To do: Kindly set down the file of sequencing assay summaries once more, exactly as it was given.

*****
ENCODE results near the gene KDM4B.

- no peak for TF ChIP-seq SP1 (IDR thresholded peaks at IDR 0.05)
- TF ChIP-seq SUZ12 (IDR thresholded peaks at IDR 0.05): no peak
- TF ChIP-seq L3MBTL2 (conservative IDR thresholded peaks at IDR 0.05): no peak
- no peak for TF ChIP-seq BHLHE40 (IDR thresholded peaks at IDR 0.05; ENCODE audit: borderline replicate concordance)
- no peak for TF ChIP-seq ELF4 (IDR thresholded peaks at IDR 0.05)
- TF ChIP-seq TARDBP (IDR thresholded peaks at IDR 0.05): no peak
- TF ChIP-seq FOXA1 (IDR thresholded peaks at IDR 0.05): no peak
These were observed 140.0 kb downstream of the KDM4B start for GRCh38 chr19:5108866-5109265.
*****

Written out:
ENCODE results near the gene KDM4B.

- no peak for TF ChIP-seq SP1 (IDR thresholded peaks at IDR 0.05)
- TF ChIP-seq SUZ12 (IDR thresholded peaks at IDR 0.05): no peak
- TF ChIP-seq L3MBTL2 (conservative IDR thresholded peaks at IDR 0.05): no peak
- no peak for TF ChIP-seq BHLHE40 (IDR thresholded peaks at IDR 0.05; ENCODE audit: borderline replicate concordance)
- no peak for TF ChIP-seq ELF4 (IDR thresholded peaks at IDR 0.05)
- TF ChIP-seq TARDBP (IDR thresholded peaks at IDR 0.05): no peak
- TF ChIP-seq FOXA1 (IDR thresholded peaks at IDR 0.05): no peak
These were observed 140.0 kb downstream of the KDM4B start for GRCh38 chr19:5108866-5109265.